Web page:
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[whitespace] That's Starbiz!

Celebrity giving takes on a new twist

By Darienne J. Hosley


IF YOU HAVE THE HEART for philanthropy but not the means, Stargiving.com has a pitch for you: Give away other people's money.

If that's not tempting enough, the Internet site is throwing in a chance to rub shoulders with celebrities just for giving it a try.

The 2-month-old Internet site, begun with the help of former Cupertino resident Brian Yang, essentially allows members to decide how corporate donations will be divvied up among charitable organizations backed by celebrities.

"Our mission is to make philanthropy engaging, fun, free and accessible to everyone," said Yang, a 1991 graduate of Monta Vista High School and the son of Barbara and Steve Yang.

He hopes Stargiving.com will appeal to young, Internet-savvy people who may not have the financial means to support causes they believe in. By donating other people's money, he said, they're "getting that goodwill bone going in their body."

It worked for him. Yang brings a background in entertainment to his position as business development officer--one of just five positions in the fledgling company. While he has volunteered to help nonprofit groups in the past, Stargiving.com has been his introduction to charitable giving.

"I'll be completely honest," he said. "I never truly had a huge interest in charities. It wasn't until I joined them that I saw the power of the Internet and what it could do and how to make a difference.

"You actually feel good about yourself when you come to work every day," he continues. "It's grown on me. I look at philanthropy in a totally different light."

The reward for corporate donors is the opportunity to make their good deeds known. Visitors to the site simply click on the charity of their choice, directing up to a dime to that charity with each click, and a thank-you banner tells them which companies are paying for that donation.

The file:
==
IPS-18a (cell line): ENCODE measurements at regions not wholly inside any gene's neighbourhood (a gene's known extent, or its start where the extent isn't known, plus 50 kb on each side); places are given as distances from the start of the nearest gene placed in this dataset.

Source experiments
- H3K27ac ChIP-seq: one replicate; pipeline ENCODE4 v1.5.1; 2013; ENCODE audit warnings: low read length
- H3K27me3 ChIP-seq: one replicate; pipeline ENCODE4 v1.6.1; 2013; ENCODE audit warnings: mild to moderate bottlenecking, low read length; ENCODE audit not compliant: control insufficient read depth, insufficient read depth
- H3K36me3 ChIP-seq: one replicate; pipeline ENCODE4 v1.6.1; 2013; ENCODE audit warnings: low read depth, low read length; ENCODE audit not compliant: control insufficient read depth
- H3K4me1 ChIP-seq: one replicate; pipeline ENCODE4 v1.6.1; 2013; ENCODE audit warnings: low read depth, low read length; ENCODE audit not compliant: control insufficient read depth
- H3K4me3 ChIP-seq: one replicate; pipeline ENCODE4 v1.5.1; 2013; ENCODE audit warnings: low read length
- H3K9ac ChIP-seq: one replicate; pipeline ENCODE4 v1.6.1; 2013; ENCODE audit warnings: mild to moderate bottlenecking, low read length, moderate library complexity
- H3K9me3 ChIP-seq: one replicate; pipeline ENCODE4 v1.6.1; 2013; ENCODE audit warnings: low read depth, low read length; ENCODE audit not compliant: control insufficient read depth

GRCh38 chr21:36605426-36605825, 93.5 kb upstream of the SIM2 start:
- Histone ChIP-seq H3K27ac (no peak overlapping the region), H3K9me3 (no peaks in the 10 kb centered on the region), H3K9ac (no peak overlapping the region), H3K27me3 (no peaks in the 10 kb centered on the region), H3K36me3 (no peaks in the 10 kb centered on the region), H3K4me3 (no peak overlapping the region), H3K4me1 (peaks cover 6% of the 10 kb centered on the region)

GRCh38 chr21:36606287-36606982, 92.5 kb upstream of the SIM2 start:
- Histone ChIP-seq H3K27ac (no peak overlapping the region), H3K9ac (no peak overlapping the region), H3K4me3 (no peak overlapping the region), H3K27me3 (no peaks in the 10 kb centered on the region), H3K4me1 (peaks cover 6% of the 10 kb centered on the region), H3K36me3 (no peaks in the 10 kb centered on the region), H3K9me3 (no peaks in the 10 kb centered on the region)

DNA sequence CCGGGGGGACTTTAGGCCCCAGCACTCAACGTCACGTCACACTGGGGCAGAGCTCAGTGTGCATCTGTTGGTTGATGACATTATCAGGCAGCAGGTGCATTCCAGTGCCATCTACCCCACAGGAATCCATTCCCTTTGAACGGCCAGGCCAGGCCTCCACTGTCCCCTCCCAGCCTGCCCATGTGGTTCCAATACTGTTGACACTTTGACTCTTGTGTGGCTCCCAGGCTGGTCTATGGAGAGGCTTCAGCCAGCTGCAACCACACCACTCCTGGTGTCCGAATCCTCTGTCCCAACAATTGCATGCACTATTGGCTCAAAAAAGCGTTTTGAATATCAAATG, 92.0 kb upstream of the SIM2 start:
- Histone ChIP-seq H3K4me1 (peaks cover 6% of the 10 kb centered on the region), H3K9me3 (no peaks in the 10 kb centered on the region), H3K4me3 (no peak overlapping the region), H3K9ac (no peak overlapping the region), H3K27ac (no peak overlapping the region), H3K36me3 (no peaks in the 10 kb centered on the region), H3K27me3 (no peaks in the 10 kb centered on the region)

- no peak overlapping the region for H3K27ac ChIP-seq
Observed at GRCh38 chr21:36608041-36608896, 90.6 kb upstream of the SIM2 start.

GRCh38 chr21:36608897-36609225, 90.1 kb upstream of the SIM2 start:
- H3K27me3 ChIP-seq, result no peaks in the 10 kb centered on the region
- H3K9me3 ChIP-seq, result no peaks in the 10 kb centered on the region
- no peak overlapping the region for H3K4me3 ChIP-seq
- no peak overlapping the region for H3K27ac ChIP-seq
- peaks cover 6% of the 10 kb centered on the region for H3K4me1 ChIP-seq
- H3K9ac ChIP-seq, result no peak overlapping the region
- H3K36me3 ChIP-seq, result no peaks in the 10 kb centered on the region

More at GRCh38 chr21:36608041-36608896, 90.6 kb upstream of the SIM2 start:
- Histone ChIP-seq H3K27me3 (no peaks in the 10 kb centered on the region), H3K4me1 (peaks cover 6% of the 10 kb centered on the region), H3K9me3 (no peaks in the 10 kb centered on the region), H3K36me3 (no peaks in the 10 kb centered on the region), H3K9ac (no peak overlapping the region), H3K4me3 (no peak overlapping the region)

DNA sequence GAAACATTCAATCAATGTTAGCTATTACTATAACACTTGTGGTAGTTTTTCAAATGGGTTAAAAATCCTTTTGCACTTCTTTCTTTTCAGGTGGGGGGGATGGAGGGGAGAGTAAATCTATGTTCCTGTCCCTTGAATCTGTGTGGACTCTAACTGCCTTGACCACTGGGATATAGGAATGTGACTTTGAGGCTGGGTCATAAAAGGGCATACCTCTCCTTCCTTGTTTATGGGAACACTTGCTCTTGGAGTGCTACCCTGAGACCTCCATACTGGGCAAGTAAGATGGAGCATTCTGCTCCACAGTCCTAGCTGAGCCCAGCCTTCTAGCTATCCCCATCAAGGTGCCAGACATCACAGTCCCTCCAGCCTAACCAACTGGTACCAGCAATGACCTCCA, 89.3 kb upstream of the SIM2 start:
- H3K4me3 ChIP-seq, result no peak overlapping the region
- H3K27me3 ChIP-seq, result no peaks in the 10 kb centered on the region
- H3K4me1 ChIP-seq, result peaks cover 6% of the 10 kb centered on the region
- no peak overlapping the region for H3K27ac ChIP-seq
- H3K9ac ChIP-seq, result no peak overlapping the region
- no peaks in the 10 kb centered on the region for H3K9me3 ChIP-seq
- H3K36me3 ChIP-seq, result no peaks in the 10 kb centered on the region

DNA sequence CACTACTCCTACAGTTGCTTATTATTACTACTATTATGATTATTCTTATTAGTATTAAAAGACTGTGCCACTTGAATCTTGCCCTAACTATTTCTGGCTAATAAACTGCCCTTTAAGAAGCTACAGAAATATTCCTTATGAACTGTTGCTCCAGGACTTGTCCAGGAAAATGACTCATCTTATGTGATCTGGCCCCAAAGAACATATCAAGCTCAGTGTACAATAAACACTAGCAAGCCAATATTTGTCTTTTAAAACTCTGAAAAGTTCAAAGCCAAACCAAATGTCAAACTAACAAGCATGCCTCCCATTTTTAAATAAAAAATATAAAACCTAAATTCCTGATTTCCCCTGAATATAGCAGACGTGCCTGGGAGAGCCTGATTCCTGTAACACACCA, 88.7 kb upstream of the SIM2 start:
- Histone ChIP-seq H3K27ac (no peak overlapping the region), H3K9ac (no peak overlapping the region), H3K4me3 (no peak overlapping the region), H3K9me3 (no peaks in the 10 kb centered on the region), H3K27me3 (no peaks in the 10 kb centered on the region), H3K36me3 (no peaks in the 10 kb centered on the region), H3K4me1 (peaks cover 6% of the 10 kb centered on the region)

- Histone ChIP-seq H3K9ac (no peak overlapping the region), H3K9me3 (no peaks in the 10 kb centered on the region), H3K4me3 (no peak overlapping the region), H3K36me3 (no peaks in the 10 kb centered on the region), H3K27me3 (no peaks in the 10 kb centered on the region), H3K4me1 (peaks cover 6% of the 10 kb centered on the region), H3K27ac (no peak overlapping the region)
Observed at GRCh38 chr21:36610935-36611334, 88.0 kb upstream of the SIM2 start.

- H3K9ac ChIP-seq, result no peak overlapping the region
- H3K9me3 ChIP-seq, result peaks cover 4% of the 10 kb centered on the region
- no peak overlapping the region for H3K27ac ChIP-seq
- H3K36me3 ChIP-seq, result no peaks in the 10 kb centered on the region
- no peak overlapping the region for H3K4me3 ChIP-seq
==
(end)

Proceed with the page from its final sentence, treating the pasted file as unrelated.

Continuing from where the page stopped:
Visitors, meanwhile, are entered to win packages offered by the celebrity sponsors. For example, someone who donates to the Magic Johnson Foundation might win dinner and a Lakers game with Magic Johnson. Stargiving.com has given away one prize package so far: a Philadelphia man who donated to the United Negro College Fund won a weekend at VH1's Fairway to Heaven Celebrity Golf Tournament with Darius Rucker, front man for Hootie and the Blowfish.

Yang has personal experience with winning online sweepstakes. He's won $10,000 from VillageBuzz.com just for registering at its site, and on Nov. 13 will try to draw the $500,000 grand prize at the company's Redwood City headquarters.

He's been a lucky winner before, too. His mother entered him in a Macy's modeling contest while he was a senior in high school. He was one of 25 students selected for the department store's back-to-school fashion shows and modeling shoots.

"That was my first foray with anything in front of people," Yang said. "I just remember getting a rush out of it, a kick."

Bitten by the show business bug, he pursued acting while at UC-Berkeley and in Los Angeles and Philadelphia. He was pursuing a master's degree in physical therapy at Temple University when he was introduced to Stargiving.com founders Jonathan Philips and Andrew Yang (no relation) in New York City. He then signed on to forge relationships with celebrities such as singer Edwin McCain and supermodel Niki Taylor.

He's had parts in television's General Hospital and VIP and had a role in a Philadelphia production of the Pulitzer Prize-winning play Wit.

"Anytime I do something, all the actors on the show ... do charitable works, so you can always wind up talking to someone," he said.

He says Stargiving.com's future shines brightly. He and the company's founders envision adding E-commerce to the site and promoting celebrities' professional projects, such as movies and films, along with their favorite charities.

Yang also hopes the pool of participating celebrities will expand beyond pure entertainment. The Dalai Lama is in talks to work with the site, he said, and he would like to reach out to the stars of Silicon Valley's most successful companies, as well.

"I'd like to channel great minds, as well as dollars, from the high-tech industry in Silicon Valley into this project," he said. "This is the new Hollywood, in a way."

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From the November 16-22, 2000 issue of Metro, Silicon Valley's Weekly Newspaper.

Copyright © 2000 Metro Publishing Inc. Metroactive is affiliated with the Boulevards Network.

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